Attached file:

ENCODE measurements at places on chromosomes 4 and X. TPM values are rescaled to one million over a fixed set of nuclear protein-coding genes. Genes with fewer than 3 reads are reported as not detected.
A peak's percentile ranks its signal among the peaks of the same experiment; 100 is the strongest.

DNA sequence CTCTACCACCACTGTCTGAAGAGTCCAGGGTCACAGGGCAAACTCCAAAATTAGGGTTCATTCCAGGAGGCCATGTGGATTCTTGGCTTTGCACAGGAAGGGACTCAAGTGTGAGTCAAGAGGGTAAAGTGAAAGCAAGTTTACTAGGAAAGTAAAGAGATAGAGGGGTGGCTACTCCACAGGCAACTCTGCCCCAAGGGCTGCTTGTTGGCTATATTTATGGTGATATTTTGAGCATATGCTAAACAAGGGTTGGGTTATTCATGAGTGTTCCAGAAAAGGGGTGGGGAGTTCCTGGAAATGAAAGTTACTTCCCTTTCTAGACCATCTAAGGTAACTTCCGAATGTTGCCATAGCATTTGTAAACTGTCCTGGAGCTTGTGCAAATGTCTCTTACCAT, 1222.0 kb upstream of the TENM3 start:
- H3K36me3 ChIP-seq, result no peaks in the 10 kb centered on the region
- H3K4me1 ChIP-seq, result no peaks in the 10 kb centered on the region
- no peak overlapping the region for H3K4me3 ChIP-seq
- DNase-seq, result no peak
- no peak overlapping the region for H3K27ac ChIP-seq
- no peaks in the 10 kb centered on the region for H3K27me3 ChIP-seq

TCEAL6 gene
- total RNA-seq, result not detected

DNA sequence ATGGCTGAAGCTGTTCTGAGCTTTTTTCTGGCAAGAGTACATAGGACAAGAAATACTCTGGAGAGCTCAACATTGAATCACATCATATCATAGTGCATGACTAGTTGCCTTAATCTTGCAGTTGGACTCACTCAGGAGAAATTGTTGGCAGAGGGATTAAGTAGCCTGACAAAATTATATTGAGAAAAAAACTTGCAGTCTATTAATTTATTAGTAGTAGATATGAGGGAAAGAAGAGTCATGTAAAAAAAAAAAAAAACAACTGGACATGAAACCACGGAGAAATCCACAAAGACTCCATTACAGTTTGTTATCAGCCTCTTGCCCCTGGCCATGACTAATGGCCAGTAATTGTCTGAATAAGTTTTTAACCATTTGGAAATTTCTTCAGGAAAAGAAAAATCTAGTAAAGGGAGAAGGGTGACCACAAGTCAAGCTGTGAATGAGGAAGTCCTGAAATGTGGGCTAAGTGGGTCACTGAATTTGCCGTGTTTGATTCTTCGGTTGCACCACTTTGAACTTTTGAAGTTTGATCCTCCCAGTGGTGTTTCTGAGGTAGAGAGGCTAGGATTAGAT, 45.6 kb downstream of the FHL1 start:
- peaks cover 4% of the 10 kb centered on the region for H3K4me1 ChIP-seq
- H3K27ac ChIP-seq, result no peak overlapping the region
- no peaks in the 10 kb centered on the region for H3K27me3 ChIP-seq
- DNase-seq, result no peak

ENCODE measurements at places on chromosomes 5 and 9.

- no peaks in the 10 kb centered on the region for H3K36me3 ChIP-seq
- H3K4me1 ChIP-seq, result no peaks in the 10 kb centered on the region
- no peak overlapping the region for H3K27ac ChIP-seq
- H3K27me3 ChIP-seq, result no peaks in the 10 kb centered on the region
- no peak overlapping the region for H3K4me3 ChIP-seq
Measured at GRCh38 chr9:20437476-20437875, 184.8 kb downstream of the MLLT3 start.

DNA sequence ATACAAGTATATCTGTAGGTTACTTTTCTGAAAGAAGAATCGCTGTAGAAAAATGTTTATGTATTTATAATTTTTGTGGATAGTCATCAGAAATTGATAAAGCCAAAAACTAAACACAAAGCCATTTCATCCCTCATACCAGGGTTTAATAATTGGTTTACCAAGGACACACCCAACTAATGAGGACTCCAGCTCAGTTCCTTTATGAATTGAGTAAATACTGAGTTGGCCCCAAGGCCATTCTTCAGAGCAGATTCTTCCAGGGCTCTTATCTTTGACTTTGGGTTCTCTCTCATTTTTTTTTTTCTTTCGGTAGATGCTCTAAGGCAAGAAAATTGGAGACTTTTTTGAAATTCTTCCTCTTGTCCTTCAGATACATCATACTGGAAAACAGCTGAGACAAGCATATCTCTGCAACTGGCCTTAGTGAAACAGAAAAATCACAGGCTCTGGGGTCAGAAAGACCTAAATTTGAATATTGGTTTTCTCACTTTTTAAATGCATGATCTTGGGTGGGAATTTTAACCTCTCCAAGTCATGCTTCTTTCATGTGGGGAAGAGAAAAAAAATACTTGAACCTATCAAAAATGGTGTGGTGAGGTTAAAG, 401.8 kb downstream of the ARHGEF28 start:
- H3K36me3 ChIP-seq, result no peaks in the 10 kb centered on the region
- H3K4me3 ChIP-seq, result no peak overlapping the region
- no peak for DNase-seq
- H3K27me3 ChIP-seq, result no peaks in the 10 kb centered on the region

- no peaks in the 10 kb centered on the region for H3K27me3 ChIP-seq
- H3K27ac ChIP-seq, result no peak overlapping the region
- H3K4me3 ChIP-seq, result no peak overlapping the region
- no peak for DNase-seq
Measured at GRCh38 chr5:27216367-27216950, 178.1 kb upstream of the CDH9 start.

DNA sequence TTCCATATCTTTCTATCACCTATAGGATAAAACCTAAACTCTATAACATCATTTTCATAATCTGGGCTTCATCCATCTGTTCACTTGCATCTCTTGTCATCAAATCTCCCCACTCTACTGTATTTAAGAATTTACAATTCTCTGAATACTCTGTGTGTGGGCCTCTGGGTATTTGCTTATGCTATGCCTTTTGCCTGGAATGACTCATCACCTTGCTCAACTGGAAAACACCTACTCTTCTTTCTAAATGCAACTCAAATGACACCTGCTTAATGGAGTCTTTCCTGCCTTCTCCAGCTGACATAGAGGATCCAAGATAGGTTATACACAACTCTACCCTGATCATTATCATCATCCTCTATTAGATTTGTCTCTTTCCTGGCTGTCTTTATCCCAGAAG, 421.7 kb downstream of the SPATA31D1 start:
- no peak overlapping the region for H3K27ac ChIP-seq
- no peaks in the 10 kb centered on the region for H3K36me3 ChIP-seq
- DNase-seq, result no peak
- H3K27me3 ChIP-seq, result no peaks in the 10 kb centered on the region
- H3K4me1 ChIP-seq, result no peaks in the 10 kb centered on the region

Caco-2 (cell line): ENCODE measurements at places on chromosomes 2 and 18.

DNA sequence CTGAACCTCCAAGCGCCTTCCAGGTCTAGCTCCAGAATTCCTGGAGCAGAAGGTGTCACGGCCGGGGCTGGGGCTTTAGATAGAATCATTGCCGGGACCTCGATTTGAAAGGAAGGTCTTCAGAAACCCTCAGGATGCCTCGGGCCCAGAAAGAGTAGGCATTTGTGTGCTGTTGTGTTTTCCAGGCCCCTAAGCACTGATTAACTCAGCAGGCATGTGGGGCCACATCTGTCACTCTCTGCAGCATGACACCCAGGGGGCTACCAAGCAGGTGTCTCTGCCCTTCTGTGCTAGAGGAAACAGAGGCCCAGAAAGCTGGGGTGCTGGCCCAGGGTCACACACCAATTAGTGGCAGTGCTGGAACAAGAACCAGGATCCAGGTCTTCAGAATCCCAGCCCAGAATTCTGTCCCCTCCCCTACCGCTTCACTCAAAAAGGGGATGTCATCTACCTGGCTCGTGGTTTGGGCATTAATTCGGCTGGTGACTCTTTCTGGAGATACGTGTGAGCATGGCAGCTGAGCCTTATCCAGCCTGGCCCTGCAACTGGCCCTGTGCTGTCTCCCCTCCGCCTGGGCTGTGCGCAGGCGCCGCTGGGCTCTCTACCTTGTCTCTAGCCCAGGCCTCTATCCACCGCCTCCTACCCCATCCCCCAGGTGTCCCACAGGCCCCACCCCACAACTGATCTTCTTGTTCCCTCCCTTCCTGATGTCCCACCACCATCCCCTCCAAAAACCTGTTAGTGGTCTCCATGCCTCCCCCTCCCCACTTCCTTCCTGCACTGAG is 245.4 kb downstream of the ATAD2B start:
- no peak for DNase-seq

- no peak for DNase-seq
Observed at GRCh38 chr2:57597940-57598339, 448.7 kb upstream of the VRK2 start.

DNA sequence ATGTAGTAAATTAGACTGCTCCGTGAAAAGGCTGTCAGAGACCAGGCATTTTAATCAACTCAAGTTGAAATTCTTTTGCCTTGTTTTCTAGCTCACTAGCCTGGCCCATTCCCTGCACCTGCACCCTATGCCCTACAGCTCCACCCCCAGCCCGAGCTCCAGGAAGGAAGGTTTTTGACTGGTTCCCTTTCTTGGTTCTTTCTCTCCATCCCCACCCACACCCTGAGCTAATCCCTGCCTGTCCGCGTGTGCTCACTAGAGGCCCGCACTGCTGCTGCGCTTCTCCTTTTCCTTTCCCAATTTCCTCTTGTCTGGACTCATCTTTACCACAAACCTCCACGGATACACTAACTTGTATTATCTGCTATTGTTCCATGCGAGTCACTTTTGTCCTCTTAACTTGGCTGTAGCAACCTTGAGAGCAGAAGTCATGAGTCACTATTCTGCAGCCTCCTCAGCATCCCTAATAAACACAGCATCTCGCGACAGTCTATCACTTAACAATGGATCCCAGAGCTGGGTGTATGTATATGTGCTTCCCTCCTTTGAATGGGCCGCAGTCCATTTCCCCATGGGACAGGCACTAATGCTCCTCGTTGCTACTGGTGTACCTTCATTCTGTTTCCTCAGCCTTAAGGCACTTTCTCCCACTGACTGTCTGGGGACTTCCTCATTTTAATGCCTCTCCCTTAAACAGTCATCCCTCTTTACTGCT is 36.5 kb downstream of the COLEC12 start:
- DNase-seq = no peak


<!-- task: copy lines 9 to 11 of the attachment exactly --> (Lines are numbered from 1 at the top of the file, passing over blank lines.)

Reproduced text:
- no peaks in the 10 kb centered on the region for H3K27me3 ChIP-seq

TCEAL6 gene
- total RNA-seq, result not detected